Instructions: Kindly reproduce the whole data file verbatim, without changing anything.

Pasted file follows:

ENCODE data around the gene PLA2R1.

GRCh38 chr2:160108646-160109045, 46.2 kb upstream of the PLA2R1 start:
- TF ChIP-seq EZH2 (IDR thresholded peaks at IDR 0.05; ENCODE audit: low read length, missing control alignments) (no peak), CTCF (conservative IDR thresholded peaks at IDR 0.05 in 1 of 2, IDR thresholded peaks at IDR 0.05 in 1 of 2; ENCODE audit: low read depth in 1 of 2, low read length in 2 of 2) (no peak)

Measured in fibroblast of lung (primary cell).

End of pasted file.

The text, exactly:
ENCODE data around the gene PLA2R1.

GRCh38 chr2:160108646-160109045, 46.2 kb upstream of the PLA2R1 start:
- TF ChIP-seq EZH2 (IDR thresholded peaks at IDR 0.05; ENCODE audit: low read length, missing control alignments) (no peak), CTCF (conservative IDR thresholded peaks at IDR 0.05 in 1 of 2, IDR thresholded peaks at IDR 0.05 in 1 of 2; ENCODE audit: low read depth in 1 of 2, low read length in 2 of 2) (no peak)

Measured in fibroblast of lung (primary cell).